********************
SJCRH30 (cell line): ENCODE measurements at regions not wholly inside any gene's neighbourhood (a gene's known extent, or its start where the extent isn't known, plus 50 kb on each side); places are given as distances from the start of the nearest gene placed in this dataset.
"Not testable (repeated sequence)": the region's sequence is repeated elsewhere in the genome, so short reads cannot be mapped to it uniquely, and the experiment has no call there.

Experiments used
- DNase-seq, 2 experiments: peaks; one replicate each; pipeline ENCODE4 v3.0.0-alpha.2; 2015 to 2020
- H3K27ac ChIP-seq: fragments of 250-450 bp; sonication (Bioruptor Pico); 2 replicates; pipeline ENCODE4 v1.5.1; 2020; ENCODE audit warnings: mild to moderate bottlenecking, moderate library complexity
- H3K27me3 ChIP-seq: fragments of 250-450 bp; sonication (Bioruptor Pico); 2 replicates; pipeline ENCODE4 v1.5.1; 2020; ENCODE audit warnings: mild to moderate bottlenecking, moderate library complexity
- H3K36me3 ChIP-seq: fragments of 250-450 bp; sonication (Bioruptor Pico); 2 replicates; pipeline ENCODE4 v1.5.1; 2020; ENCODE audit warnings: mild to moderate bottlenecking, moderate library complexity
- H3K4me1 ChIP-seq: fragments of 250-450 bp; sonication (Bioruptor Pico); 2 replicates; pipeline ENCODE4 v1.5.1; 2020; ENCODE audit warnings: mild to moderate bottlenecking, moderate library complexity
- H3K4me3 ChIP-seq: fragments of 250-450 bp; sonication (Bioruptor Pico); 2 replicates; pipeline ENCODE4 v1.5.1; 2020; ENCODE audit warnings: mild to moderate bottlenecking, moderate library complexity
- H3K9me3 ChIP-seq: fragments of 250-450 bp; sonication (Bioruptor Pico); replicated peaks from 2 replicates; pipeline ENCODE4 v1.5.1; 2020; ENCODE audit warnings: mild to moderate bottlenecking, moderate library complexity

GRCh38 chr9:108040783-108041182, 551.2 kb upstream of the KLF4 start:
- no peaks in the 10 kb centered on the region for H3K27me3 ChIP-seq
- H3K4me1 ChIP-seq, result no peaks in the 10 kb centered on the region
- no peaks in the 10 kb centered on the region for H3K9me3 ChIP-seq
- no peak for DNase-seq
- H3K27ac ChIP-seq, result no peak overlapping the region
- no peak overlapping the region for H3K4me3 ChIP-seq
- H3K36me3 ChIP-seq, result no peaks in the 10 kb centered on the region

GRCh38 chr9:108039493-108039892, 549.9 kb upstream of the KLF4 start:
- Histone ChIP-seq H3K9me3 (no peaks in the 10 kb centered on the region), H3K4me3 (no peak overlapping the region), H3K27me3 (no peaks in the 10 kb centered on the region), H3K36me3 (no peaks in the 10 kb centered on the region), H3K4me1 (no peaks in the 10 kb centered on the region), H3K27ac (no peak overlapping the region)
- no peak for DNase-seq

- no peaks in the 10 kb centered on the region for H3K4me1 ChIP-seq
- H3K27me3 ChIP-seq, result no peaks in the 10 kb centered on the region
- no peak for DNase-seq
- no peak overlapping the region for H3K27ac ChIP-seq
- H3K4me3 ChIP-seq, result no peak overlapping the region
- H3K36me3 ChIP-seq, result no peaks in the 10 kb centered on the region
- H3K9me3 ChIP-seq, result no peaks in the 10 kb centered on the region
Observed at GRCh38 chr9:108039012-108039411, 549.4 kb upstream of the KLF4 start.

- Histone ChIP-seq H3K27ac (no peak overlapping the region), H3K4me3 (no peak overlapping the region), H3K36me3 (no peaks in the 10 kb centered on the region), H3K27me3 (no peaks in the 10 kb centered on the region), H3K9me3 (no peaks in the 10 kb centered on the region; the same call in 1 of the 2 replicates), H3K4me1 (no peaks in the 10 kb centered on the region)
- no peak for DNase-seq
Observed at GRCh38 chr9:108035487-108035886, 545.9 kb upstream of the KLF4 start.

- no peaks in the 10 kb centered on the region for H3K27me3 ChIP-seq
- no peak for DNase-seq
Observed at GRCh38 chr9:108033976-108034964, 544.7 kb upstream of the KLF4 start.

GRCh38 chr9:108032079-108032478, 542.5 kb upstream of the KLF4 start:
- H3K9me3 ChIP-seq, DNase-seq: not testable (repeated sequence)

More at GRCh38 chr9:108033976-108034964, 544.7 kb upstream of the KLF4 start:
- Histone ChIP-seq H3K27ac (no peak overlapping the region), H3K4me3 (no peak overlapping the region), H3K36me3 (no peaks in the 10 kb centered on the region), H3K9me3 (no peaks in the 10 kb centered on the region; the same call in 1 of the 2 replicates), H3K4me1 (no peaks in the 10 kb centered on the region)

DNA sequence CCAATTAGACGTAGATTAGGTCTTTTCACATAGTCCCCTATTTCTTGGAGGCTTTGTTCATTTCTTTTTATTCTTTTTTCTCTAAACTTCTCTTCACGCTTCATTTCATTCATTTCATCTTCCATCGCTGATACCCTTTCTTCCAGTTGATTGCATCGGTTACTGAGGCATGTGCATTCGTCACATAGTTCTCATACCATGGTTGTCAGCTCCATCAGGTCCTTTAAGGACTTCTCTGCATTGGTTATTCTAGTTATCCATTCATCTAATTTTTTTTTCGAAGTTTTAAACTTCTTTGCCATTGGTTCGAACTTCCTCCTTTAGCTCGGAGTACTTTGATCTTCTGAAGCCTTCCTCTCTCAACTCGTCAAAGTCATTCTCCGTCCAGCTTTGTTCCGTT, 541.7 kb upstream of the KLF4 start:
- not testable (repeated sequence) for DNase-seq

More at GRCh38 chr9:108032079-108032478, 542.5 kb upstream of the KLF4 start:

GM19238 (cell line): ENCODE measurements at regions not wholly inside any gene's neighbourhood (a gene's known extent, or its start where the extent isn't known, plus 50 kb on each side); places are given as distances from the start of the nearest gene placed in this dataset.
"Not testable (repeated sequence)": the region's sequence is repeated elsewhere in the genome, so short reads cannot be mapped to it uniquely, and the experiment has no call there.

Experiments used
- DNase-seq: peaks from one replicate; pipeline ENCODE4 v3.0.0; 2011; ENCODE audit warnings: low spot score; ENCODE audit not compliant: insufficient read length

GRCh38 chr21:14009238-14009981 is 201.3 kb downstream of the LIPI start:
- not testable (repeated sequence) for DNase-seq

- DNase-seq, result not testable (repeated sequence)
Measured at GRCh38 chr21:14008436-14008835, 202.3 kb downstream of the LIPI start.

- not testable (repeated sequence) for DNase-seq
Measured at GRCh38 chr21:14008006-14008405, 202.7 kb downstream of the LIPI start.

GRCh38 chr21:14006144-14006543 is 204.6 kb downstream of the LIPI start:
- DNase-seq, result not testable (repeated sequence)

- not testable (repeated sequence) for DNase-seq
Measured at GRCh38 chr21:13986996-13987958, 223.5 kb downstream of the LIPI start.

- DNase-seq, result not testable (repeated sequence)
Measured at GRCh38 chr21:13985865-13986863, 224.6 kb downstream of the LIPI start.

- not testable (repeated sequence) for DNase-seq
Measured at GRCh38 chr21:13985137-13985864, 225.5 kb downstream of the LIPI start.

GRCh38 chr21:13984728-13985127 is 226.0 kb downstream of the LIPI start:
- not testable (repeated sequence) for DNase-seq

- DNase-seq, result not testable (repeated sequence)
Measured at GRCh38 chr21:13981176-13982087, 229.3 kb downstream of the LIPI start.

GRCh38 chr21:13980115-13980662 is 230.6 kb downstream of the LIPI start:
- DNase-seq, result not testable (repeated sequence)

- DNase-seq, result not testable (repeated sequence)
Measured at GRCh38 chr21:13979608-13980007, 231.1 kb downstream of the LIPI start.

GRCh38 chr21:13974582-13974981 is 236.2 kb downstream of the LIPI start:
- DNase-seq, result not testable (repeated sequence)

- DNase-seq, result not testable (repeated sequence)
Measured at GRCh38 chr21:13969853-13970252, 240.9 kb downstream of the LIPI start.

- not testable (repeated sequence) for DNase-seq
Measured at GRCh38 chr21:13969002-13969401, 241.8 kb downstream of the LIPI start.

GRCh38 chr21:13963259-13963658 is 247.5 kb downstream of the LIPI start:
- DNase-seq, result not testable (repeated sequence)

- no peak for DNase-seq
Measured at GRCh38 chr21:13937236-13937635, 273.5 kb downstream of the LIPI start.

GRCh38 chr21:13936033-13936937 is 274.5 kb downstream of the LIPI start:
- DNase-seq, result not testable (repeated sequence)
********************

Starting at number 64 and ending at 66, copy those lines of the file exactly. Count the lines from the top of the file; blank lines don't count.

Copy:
Measured at GRCh38 chr21:13981176-13982087, 229.3 kb downstream of the LIPI start.

GRCh38 chr21:13980115-13980662 is 230.6 kb downstream of the LIPI start:
- DNase-seq, result not testable (repeated sequence)